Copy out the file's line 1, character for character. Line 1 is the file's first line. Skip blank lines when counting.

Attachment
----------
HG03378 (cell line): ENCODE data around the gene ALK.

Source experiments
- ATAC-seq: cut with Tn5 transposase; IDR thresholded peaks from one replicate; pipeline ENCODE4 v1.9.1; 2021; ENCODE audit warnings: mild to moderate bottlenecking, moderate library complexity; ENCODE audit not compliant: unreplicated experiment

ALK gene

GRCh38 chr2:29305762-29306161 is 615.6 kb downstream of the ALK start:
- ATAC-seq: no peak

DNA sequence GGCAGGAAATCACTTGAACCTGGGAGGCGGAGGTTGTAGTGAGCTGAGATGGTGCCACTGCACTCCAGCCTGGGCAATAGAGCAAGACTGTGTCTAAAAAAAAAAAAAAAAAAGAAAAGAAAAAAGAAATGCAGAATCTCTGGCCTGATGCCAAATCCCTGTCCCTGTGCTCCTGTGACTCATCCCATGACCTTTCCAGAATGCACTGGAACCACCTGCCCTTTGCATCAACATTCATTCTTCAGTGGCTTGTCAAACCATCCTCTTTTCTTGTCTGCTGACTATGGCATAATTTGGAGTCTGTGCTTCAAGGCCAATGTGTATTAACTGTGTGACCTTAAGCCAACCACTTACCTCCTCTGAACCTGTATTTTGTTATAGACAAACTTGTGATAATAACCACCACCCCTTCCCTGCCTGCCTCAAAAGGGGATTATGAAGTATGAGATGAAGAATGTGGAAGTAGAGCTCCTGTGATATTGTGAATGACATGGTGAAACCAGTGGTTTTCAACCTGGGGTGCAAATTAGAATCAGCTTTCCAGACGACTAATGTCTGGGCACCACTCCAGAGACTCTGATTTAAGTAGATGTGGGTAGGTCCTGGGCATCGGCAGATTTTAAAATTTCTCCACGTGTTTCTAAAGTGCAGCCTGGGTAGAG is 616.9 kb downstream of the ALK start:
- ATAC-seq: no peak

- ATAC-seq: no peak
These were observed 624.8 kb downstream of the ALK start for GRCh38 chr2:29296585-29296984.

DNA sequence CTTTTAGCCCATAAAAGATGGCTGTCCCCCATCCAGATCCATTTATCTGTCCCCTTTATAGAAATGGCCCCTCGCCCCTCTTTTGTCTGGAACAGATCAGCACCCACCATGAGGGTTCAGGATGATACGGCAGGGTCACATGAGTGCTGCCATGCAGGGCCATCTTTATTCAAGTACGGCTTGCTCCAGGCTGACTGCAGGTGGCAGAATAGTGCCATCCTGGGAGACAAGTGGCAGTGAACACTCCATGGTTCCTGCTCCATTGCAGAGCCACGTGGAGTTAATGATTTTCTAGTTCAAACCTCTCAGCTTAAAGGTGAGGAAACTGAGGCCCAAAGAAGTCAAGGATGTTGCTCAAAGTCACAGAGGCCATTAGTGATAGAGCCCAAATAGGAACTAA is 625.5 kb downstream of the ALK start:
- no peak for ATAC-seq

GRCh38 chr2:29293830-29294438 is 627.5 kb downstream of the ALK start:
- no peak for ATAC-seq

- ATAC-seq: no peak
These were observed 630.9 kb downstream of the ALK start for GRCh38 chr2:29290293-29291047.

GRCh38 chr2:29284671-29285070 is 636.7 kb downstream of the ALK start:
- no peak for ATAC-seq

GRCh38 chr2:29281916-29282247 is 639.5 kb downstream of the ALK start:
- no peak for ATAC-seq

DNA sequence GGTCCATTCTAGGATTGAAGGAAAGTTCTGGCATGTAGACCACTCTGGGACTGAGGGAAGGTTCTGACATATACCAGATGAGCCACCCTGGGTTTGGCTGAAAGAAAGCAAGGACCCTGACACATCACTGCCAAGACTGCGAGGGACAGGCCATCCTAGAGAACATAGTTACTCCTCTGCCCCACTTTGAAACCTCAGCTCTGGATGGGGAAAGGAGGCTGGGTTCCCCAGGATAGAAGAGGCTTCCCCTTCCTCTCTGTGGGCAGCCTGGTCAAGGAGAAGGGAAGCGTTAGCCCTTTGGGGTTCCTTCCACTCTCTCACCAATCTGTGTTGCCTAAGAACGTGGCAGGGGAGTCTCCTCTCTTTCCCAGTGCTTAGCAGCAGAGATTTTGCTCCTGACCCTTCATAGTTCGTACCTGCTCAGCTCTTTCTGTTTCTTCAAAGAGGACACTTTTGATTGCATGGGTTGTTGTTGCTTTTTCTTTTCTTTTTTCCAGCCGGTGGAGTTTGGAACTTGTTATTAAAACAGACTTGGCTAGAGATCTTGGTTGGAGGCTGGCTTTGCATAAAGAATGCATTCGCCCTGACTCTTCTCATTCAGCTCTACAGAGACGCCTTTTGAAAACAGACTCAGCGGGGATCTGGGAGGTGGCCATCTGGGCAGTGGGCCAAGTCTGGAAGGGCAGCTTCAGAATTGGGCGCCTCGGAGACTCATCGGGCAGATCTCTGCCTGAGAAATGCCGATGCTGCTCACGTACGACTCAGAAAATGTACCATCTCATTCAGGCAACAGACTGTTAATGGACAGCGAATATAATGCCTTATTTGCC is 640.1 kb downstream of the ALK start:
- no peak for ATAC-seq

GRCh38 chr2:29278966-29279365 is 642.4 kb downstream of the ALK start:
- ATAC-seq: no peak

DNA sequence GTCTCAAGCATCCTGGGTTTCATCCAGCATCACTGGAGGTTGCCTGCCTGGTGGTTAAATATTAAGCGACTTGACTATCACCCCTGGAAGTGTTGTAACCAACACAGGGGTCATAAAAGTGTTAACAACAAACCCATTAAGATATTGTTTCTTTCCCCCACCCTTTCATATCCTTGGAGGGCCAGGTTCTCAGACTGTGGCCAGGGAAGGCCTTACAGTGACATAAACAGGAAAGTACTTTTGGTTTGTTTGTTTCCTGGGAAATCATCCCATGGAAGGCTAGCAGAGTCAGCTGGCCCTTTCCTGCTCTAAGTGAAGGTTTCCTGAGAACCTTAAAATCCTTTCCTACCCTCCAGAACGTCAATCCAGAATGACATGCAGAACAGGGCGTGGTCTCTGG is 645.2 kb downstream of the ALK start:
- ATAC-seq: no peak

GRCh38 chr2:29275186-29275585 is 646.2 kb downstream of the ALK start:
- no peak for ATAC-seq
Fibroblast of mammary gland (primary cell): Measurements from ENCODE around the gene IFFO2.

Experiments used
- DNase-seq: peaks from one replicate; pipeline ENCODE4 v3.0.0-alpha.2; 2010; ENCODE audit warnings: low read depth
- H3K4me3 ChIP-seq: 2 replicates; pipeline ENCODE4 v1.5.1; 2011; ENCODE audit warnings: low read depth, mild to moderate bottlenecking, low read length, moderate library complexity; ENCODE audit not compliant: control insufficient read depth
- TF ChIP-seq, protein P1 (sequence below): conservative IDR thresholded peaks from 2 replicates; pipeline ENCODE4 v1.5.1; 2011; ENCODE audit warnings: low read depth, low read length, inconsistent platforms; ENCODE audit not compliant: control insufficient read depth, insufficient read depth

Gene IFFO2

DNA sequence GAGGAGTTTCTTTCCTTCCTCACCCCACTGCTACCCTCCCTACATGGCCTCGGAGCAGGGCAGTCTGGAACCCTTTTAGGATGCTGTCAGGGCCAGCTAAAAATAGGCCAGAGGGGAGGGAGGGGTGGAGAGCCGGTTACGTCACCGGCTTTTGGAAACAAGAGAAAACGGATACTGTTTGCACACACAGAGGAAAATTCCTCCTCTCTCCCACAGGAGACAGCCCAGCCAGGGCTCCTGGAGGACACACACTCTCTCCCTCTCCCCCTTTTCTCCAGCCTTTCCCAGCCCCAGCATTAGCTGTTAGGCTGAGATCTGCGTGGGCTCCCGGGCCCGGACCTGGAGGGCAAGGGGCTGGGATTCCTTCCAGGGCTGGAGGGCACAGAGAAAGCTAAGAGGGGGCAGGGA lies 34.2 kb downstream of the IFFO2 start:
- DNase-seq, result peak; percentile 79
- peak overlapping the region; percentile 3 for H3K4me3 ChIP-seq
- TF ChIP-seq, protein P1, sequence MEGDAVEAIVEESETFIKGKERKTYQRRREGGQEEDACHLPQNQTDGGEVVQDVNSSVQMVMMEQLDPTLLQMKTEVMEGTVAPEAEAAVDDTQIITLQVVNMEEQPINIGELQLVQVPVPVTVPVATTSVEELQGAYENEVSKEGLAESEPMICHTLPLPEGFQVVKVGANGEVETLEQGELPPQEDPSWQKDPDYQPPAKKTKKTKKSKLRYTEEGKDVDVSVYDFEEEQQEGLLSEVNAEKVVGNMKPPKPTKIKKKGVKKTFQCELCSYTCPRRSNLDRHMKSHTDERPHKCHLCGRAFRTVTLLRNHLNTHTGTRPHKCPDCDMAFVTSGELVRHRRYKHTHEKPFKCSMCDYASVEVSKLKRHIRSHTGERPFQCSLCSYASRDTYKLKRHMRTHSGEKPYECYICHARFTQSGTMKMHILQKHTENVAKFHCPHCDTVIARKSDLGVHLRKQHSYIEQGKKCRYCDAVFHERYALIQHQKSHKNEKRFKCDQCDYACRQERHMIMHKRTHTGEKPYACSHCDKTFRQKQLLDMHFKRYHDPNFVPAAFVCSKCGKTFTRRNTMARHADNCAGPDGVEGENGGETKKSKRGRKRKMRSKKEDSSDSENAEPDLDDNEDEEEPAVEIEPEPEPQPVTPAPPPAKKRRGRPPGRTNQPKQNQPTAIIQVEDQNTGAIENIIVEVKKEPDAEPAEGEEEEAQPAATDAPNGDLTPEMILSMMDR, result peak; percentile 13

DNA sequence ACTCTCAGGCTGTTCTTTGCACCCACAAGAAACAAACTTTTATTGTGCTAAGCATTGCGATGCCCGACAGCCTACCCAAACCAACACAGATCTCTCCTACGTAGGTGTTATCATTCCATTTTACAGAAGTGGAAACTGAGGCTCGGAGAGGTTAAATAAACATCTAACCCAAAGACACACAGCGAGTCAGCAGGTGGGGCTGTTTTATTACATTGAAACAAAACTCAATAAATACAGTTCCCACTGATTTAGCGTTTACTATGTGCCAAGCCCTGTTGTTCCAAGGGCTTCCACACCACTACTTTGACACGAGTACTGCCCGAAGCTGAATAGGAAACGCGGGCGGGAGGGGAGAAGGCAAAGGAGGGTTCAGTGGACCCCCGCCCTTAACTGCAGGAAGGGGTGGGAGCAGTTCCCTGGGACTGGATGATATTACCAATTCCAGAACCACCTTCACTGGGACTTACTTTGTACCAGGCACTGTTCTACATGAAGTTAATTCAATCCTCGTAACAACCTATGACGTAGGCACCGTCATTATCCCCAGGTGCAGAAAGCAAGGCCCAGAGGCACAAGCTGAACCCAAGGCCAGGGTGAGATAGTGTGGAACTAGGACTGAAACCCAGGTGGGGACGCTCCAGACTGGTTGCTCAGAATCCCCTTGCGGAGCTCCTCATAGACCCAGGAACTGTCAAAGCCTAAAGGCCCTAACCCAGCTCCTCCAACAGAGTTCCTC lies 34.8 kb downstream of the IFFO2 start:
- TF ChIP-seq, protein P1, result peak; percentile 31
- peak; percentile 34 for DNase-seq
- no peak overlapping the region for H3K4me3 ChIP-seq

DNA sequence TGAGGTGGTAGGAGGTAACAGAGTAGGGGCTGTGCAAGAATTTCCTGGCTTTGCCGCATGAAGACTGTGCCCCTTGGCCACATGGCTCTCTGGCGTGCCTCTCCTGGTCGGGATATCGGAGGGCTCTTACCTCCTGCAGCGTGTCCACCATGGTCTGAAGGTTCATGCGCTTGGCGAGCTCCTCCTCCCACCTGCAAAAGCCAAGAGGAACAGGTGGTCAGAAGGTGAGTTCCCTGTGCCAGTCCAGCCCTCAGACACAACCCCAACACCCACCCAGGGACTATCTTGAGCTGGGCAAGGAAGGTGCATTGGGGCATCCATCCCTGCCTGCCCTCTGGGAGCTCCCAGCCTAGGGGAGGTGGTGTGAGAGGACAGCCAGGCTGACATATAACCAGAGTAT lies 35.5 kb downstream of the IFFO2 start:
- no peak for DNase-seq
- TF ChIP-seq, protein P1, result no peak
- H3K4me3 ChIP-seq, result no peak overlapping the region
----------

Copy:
HG03378 (cell line): ENCODE data around the gene ALK.